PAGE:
When The Graduate opened in theaters on December 22, 1967, it was quickly branded a generation-defining movie. Twentysomething audiences responded rapturously to the movie’s portrayal of postgrad malaise and uncertainty, as well as its firm rejection of their parents’ suburban ambitions. (Why get married and get a job in “plastics” when you can run out of the wedding chapel and onto a school bus heading literally anywhere else?) The Graduate became a surprise box office blockbuster that year and launched the career of its young star, Dustin Hoffman.
But baby boomers weren’t the only ones to claim Benjamin Braddock as their own. The Graduate director Mike Nichols and screenwriter Buck Henry identified with Ben, even though they were approaching 40. Gen X and millennial moviegoers have also connected with the story in subsequent decades, lending the 50-year-old movie a certain timelessness. How has The Graduate managed to speak to so many people? In the new book Seduced by Mrs. Robinson, author Beverly Gray argues that The Graduate achieved this universal, classic status by deliberately avoiding a major topic of its era: the turbulent politics of the late 1960s.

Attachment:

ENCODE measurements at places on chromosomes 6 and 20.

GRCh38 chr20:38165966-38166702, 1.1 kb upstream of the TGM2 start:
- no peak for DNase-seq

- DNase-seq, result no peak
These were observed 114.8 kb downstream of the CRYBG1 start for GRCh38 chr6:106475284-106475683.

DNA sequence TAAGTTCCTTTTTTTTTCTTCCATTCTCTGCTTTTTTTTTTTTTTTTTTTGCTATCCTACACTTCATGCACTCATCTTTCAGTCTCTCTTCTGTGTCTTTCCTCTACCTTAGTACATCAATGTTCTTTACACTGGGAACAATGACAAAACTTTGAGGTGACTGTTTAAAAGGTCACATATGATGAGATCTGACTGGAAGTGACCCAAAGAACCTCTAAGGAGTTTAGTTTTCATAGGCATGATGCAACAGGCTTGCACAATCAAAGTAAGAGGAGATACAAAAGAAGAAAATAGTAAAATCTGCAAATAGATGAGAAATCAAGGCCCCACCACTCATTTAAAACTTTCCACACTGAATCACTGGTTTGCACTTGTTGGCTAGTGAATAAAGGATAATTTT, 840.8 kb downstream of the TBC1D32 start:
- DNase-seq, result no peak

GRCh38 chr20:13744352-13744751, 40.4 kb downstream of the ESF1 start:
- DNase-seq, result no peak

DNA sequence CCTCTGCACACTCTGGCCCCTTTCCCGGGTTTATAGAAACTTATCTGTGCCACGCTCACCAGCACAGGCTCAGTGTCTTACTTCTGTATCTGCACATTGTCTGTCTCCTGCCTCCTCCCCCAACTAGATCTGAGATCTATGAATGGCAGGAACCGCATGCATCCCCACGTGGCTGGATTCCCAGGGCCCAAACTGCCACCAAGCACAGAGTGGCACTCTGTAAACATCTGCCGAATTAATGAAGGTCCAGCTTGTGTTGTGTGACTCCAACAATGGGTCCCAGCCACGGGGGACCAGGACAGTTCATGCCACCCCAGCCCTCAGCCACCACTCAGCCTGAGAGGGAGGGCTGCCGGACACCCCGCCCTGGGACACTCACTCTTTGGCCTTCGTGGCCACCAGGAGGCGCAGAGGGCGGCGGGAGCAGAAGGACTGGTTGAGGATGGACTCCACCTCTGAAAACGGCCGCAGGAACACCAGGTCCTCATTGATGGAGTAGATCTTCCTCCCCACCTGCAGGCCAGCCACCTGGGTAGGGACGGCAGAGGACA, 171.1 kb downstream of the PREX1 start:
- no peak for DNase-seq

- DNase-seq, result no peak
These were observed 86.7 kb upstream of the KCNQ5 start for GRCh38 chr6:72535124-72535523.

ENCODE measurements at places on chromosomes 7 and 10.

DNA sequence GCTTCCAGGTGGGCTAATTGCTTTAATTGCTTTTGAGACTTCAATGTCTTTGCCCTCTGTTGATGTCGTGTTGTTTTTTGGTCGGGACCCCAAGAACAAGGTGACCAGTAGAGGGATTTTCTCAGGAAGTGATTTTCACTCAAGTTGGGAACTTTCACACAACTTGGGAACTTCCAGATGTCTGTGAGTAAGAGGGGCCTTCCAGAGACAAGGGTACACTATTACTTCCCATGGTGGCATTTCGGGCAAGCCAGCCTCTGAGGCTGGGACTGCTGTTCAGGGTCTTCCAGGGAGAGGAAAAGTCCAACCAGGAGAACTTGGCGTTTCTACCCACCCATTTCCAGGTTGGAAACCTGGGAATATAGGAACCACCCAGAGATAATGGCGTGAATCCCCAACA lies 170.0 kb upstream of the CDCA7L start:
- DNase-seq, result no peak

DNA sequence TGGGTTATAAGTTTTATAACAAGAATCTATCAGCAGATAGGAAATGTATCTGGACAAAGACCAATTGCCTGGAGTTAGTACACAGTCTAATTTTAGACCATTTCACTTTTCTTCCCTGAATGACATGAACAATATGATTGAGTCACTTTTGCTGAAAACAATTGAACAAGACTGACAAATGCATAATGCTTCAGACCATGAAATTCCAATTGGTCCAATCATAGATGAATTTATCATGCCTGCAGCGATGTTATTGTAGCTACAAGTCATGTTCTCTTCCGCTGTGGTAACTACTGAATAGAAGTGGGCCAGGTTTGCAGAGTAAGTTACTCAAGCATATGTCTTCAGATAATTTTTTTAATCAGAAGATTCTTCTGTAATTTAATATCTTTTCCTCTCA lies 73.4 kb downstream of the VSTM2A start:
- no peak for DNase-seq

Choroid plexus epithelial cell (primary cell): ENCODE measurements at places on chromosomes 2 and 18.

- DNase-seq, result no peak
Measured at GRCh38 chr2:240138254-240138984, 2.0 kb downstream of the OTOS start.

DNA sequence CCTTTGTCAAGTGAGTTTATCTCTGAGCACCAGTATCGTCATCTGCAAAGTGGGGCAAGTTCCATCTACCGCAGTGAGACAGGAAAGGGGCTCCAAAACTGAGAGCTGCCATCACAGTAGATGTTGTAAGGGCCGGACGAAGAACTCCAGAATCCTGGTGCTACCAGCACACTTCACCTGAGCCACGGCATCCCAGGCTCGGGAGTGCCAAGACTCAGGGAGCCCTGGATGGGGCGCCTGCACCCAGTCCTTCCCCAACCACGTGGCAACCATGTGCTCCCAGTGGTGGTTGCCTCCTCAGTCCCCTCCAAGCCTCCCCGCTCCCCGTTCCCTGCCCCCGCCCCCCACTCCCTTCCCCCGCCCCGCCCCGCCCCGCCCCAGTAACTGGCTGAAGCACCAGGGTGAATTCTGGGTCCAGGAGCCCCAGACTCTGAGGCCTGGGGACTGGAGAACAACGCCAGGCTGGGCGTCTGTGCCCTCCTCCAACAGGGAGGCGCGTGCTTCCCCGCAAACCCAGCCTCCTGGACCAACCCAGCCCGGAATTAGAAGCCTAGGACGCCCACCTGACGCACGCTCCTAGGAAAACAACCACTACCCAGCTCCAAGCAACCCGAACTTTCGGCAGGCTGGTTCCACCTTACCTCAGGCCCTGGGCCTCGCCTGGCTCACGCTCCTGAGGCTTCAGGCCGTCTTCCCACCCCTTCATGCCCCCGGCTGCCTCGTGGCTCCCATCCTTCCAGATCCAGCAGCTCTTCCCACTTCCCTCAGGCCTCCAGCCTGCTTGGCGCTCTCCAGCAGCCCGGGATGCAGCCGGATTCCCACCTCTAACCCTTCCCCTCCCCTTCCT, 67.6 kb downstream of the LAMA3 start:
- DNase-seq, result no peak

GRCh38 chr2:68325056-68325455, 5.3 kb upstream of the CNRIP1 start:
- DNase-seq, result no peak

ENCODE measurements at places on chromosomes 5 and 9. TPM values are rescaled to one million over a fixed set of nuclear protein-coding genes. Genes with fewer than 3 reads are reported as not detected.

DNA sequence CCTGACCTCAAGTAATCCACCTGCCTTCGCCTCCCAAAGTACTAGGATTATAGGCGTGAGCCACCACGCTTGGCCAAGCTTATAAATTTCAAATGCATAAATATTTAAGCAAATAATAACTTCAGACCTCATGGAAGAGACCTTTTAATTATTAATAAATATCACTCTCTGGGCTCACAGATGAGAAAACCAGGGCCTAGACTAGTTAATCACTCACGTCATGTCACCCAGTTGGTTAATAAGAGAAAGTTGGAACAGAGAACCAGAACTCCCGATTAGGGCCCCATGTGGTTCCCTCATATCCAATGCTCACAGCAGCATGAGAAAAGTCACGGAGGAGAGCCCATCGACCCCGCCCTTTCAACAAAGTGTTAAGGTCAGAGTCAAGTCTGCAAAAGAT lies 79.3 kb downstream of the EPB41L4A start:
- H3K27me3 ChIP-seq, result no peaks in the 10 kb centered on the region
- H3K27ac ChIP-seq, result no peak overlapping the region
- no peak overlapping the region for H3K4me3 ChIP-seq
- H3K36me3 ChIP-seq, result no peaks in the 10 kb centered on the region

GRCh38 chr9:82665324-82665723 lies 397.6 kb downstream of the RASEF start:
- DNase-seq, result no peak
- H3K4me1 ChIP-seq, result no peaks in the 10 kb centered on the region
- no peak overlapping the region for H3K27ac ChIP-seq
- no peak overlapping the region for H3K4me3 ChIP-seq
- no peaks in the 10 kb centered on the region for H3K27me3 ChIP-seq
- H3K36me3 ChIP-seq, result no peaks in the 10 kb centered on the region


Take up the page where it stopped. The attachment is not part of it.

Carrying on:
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(The Morning Watch is a recurring feature that highlights a handful of noteworthy videos from around the web. They could be video essays, fanmade productions, featurettes, short films, hilarious sketches, or just anything that has to do with our favorite movies and TV shows.)
In this edition, we have a meeting of the spies from the world of Kingsman: The Secret Service with the animated secret agents from the FX series Archer, a presentation of what the classic film The Graduate would be like if it utilized tracks from the Garden State soundtrack, and a trip through the multiverse with Rick and Morty. Read More »